Vaugan History, Family Crest & Coats of Arms
The surname Vaugan is derived from the Welsh words fychan, vychan, and bychan, which all mean small or little. The name was sometimes used to distinguish the younger of two bearers of the same personal name; and in other instances, it may have been a nickname, applied ironically, to a tall person.
Early Origins of the Vaugan family
The surname Vaugan was first found in Shropshire, where they were descended from Tudor Trevor, the Earl of Hereford, and Lord of Maylors. His wife was descended from Howel Dda, King of South Wales, in 907. Descended was Gronwy, Earl of Hereford, through a series of Lords of Maylors and Oswestry. They descended to John Vaughan, son of Rhys Ap Llewellyn, of Plas Thomas in Shrewsbury.
Howel Vychan (Howel the Little) (d. 825) was a Welsh prince, said to have been son of Rhodri, a reputed descendant of Cunedda and king of Gwynedd or North Wales. 
Later, Vychan (Vaughan the Little) (fl 1230-1240), was a Welsh statesman and warrior who seems to have been the most trusted counsellor of Llewelyn ab Iorwerth. "In 1231, he signed a truce between Henry III and Llewelyn. In legendary history Ednyved is very famous, and stories are told how he slew three English chiefs in a hard fight. He became the ancestor of many leading Welsh families, and among them of the house of Tudor. He is said to have married, first, Gwenllian, daughter of the Lord Rhys of South Wales, and, secondly, the daughter of Llywerch ab Bran. By each of these ladies he had numerous offspring." 
Early History of the Vaugan family
This web page shows only a small excerpt of our Vaugan research. Another 105 words (8 lines of text) covering the years 1447, 1522, 1587, 1659, 1621, 1629, 1640, 1644, 1620, 1592, 1667, 1621, 1666, 1603, 1674, 1661, 1626, 1661, 1587, 1659, 1621, 1644, 1613, 1676, 1600, 1686, 1660, 1672, 1621, 1695, 1621, 1666, 1683, 1679, 1681, 1639, 1713, 1675, 1678 and are included under the topic Early Vaugan History in all our PDF Extended History products and printed products wherever possible.
Vaugan Spelling Variations
Although there are comparatively few Welsh surnames, they have a great many spelling variations. Variations of Welsh names began almost immediately after their acceptance within Welsh society. In the Middle Ages, it was up to priests and the few other people that recorded names in official documents to decide how to spell the names that they heard. Variations that occurred because of improper recording increased dramatically as the names were later transliterated into English. The Brythonic Celtic language of Wales, known by natives as Cymraeg, featured many highly inflected sounds that could not be properly captured by the English language. Spelling variations were, however, also carried out according to an individual's design: a branch loyalty within the family, a religious adherence, or even patriotic affiliations were all indicated by the particular variation of one's name. The spelling variations of the name Vaugan have included Vaughan, Vaughn and others.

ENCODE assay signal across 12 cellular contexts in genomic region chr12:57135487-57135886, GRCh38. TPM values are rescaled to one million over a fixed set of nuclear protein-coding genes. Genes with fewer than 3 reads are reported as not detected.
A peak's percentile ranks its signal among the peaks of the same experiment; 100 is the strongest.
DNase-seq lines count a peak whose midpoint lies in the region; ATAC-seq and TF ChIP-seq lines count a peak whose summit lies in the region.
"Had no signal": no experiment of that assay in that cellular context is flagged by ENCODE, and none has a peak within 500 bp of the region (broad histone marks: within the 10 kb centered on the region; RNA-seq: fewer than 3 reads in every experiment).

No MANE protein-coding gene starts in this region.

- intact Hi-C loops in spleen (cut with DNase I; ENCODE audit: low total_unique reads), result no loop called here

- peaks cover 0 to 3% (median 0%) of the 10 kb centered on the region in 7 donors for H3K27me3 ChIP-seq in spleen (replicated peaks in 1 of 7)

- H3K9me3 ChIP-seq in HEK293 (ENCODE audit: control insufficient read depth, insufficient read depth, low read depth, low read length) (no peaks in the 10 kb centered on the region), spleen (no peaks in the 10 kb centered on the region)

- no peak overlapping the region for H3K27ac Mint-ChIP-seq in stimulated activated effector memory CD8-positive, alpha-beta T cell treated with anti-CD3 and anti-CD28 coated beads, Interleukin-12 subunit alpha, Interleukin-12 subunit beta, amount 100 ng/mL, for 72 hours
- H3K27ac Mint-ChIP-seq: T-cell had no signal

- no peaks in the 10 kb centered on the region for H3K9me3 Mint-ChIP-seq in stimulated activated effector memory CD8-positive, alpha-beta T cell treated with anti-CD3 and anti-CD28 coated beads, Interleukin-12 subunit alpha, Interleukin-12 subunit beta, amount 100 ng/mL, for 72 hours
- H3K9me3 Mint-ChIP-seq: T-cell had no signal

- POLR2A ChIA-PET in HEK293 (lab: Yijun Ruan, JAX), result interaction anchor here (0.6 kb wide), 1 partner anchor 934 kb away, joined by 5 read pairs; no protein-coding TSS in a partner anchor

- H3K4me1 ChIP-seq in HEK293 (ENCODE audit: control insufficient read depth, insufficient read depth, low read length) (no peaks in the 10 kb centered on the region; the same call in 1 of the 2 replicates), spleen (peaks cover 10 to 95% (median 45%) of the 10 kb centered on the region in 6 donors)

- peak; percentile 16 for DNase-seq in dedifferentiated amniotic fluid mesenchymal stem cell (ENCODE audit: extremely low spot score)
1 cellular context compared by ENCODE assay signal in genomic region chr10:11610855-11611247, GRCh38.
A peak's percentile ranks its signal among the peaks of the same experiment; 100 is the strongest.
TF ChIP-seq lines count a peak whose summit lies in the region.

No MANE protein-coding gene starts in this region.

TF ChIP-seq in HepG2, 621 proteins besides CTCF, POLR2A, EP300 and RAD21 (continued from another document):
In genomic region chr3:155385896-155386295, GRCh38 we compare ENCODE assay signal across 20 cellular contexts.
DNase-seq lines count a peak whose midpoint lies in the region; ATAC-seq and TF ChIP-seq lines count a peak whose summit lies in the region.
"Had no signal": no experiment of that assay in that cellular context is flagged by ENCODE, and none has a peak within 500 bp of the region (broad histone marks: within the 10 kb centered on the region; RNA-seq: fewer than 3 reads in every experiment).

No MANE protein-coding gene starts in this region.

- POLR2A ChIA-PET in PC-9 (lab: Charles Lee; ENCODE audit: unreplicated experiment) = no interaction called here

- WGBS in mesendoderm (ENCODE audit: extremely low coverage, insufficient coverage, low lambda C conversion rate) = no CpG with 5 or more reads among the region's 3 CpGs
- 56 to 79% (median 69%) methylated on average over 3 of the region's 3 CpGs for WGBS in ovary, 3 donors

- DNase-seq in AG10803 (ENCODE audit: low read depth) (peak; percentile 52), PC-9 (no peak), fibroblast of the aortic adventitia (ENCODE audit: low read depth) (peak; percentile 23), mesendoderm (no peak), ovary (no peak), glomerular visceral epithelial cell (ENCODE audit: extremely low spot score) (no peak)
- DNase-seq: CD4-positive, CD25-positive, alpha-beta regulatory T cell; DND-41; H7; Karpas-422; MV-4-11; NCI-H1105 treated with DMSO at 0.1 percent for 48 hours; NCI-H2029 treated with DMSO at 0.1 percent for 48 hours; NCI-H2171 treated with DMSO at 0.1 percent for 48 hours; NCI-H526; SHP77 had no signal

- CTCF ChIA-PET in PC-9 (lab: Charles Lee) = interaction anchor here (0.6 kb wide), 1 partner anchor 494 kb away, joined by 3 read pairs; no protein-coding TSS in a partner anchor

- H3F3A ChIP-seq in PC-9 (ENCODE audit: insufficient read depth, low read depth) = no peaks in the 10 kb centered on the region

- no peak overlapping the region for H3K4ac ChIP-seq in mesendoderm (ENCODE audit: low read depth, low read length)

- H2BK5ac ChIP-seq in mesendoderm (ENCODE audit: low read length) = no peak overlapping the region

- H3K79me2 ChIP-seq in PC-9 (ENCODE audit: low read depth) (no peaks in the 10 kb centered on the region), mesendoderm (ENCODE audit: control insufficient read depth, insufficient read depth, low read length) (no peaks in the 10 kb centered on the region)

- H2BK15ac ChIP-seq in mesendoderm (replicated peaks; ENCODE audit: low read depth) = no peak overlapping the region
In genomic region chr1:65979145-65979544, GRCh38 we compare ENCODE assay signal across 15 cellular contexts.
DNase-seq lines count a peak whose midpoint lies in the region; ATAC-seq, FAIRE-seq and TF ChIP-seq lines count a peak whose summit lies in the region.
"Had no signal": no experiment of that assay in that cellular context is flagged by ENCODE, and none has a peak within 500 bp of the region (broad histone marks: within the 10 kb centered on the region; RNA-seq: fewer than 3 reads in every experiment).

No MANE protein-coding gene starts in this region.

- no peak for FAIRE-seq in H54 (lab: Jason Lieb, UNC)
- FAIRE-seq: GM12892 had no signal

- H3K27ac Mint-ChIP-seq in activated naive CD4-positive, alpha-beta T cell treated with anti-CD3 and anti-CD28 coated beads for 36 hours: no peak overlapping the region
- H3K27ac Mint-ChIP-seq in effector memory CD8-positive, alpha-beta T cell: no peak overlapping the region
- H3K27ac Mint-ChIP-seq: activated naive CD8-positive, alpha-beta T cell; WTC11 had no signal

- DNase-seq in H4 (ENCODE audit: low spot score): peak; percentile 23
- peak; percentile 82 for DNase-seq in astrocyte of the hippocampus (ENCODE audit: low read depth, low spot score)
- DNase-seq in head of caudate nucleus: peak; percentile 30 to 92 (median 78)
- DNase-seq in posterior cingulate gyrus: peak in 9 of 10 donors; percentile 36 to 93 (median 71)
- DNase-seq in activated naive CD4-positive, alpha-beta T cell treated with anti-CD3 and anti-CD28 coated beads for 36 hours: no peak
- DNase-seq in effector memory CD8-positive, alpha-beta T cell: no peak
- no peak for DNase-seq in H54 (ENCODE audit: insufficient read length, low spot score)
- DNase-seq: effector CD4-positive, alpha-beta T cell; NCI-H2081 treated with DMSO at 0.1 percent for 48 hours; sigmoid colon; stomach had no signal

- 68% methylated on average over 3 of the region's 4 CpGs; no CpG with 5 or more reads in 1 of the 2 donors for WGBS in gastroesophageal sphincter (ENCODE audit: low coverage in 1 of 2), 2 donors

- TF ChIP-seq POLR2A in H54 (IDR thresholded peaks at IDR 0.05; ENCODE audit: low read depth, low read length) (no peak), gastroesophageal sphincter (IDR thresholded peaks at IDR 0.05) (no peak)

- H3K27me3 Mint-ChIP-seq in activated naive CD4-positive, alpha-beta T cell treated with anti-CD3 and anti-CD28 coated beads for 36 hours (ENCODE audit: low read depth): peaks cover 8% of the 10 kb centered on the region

Early Notables of the Vaugan family (pre 1700)
Prominent amongst the family during the late Middle Ages was Sir Griffith Vaughan or Vychan (d. 1447), Welsh soldier, was son of Griffith ap Leuan; Edward Vaughan (d. 1522), Welsh Bishop of St. David's; Sir Henry Vaughan the elder (1587?-1659), a Welsh politician, Member of Parliament for Carmarthen (1621-1629), Member of Parliament for Carmarthenshire (1640-1644), High Sheriff of Carmarthenshire (1620); Robert Powell Vaughan (ca. 1592-1667), an eminent Welsh antiquary and collector of manuscripts; Thomas Vaughan (1621-1666), a Welsh philosopher, best remembered for his writings in the area of natural magic; Sir John Vaughan SL (1603-1674), of Trawsgoed, a Welsh justice from...
Another 133 words (10 lines of text) are included under the topic Early Vaugan Notables in all our PDF Extended History products and printed products wherever possible.
Migration of the Vaugan family to Ireland
Some of the Vaugan family moved to Ireland, but this topic is not covered in this excerpt.
Another 59 words (4 lines of text) about their life in Ireland is included in all our PDF Extended History products and printed products wherever possible.
| Vaugan migration to New Zealand ||+|
Emigration to New Zealand followed in the footsteps of the European explorers, such as Captain Cook (1769-70): first came sealers, whalers, missionaries, and traders. By 1838, the British New Zealand Company had begun buying land from the Maori tribes, and selling it to settlers, and, after the Treaty of Waitangi in 1840, many British families set out on the arduous six month journey from Britain to Aotearoa to start a new life. Early immigrants include:
Vaugan Settlers in New Zealand in the 19th Century
- James Vaugan, who arrived in Auckland, New Zealand aboard the ship "Empress" in 1865
- Emily Vaugan, who arrived in Auckland, New Zealand aboard the ship "Empress" in 1865
The motto was originally a war cry or slogan. Mottoes first began to be shown with arms in the 14th and 15th centuries, but were not in general use until the 17th century. Thus the oldest coats of arms generally do not include a motto. Mottoes seldom form part of the grant of arms: Under most heraldic authorities, a motto is an optional component of the coat of arms, and can be added to or changed at will; many families have chosen not to display a motto.
Motto: Non revertar inultus
Motto Translation: I will not return unrevenged.
- Smith, George (ed), Dictionary of National Biography. London: Smith, Elder & Co., 1885-1900. Print